BOOK NOW! Spaces are limited for our lecture with Zoe Lodrick.
This half-day Lecture by Zoe Lodrick will include:
Basic human needs: • what 'good enough' parenting/development/childhood looks like • the impact of adverse childhood experiences (ACEs) on the concept of 'good enough' • the often profound consequences when ACEs are multiple and/or repeated.
The neurobiology of threat: • the developing brain • the specific vulnerabilities of children and teenagers to psychological trauma forming and 'deforming' their developing brain and 'self' • why people do not usually react in ‘logical’ or ‘active’ ways when faced with intimate interpersonal threat • the impact of the lack of understanding of why the person did not behave ‘logically and actively’, on the individual/ him or herself (resulting in guilt, shame and feelings of responsibility and ultimately, potentially a lack of or inaccurate/incomplete disclosure), and potentially, on their interactions with those around them • how and why people become vulnerable to repeated victimisation • how and why victims' can become ensnared with an abuser (perhaps not recognising themselves to be victims) and/or appear to repeat patterns of abuse in multiple relationships (basic attachment and object relations theory will be used to explain this).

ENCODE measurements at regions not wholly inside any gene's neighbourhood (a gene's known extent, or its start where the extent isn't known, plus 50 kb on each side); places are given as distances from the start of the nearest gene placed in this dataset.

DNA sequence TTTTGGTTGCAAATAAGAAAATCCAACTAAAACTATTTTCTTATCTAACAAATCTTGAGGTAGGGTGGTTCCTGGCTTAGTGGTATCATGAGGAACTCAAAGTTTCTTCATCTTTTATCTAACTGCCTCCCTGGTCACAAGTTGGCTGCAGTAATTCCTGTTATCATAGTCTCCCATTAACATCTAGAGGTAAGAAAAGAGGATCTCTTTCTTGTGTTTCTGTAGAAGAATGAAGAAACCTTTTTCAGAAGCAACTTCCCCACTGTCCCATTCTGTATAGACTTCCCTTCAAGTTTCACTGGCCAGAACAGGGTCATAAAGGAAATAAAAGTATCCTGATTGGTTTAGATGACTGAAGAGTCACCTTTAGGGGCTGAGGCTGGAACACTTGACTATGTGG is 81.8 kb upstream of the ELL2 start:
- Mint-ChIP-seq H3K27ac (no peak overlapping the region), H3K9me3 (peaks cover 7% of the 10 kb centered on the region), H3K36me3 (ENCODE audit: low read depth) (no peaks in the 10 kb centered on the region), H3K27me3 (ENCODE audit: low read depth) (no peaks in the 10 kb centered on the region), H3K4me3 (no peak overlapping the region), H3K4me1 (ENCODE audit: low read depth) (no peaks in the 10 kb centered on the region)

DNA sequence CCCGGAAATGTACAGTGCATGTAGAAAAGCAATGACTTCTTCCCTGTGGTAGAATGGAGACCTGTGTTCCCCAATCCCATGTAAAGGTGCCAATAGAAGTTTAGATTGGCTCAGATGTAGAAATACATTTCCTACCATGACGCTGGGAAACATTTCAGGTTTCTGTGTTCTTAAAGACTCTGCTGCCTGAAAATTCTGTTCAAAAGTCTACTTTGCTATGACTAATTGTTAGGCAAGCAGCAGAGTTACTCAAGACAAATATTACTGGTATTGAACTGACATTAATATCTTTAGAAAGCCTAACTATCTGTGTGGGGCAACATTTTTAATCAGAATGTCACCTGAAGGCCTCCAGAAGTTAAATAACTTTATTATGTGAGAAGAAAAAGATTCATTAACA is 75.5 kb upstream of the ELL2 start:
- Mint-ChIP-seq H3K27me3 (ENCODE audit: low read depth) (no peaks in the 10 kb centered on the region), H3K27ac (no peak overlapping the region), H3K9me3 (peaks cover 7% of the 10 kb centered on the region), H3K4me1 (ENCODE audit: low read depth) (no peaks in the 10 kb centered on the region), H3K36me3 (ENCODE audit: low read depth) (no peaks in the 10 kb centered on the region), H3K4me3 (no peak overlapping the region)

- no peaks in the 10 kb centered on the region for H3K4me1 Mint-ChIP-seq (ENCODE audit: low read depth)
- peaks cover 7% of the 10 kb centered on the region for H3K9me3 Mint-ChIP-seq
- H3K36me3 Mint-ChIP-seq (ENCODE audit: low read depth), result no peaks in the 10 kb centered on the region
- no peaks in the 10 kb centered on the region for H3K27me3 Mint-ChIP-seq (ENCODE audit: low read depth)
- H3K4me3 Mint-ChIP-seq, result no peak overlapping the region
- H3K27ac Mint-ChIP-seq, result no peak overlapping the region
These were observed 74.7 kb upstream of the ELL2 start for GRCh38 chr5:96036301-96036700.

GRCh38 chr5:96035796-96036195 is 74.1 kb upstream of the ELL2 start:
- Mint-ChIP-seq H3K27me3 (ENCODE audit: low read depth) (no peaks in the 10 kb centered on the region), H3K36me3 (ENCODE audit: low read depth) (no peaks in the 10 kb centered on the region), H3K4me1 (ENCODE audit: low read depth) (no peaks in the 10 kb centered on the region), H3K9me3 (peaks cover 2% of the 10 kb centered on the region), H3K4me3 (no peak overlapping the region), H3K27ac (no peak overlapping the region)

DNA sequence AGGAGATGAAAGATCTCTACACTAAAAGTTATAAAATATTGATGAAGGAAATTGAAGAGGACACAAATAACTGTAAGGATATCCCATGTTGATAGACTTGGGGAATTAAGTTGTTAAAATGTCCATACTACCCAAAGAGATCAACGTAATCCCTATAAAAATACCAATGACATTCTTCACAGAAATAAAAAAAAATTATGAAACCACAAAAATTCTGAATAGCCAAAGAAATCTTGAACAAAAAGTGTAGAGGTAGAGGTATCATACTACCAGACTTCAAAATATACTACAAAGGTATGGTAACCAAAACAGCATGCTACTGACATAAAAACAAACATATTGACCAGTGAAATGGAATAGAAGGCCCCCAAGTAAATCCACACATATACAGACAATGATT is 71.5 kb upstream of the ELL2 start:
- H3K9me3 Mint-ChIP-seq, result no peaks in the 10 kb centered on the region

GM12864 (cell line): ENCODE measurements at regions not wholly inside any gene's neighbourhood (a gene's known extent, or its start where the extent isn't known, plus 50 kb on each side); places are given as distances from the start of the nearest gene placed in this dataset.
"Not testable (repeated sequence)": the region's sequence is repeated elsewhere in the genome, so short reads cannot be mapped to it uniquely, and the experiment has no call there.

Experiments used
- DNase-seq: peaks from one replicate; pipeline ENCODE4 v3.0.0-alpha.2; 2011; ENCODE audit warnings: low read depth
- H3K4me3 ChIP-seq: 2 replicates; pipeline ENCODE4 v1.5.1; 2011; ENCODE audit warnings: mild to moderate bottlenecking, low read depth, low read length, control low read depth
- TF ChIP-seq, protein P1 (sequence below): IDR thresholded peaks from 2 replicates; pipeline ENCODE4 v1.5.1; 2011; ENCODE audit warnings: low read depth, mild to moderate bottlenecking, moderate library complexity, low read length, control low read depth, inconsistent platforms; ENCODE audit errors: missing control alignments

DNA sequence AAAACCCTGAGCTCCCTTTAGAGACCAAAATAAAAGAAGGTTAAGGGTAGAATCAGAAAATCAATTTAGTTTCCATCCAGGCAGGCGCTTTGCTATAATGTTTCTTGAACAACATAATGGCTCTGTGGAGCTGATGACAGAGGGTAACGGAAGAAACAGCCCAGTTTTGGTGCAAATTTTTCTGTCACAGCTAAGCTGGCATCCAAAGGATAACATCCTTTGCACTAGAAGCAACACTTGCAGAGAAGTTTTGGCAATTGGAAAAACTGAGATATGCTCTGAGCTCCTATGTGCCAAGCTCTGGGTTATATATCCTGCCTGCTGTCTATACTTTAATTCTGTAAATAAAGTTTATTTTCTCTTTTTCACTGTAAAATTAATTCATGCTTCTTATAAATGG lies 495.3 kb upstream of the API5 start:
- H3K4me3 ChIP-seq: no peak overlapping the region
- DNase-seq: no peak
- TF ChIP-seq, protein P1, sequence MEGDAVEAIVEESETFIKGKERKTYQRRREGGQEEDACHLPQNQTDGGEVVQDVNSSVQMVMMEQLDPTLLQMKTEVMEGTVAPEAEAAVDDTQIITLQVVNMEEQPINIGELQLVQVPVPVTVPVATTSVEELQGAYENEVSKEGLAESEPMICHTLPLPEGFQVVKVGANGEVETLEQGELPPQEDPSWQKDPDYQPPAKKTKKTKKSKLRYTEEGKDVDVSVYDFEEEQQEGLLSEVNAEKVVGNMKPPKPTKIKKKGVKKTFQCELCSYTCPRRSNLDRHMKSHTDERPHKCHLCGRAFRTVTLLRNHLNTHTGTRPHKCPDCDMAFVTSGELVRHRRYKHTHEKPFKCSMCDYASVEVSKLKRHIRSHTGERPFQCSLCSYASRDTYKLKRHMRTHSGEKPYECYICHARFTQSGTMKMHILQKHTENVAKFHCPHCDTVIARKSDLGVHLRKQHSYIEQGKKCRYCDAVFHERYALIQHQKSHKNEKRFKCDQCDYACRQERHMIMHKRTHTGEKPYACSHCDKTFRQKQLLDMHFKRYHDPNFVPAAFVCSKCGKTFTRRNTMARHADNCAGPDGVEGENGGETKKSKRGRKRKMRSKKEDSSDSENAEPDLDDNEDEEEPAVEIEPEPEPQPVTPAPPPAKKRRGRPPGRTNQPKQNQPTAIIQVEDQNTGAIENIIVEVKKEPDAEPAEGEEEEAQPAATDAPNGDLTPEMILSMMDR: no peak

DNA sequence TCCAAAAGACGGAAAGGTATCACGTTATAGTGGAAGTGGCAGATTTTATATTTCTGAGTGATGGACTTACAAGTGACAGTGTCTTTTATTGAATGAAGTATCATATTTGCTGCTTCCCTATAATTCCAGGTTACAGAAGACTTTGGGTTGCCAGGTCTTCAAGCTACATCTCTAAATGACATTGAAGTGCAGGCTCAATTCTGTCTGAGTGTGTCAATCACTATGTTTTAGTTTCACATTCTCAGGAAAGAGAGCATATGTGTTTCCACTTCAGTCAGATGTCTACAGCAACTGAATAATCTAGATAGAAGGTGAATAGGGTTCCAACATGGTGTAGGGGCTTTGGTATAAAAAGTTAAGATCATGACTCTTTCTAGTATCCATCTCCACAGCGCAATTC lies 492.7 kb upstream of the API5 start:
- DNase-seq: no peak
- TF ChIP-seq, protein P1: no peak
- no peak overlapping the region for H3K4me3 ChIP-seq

Unmet needs remain 'needs': • when ACEs are not recognised and addressed in a timely manner the traumatic legacy can be significant and impact every area of an individuals' life for decades. “Time” (so the saying goes), “is a healer”. I disagree, if something is broken recognising it as such and doing what is required to mend it is usually - in my experience - what is required. Without intervention broken things often become more so with “time”, not less • recognising that significant vulnerability to repeated exploitation abuse and harm is an almost inevitable consequence of repeated, unaddressed ACEs • understanding that what is often perceived to be the 'problem' may in fact be a symptom of, or indeed the 'answer' the person has found to the actual problem (which is almost assuredly the persons' experience of ACEs). • understanding what is required from the professional to better support people.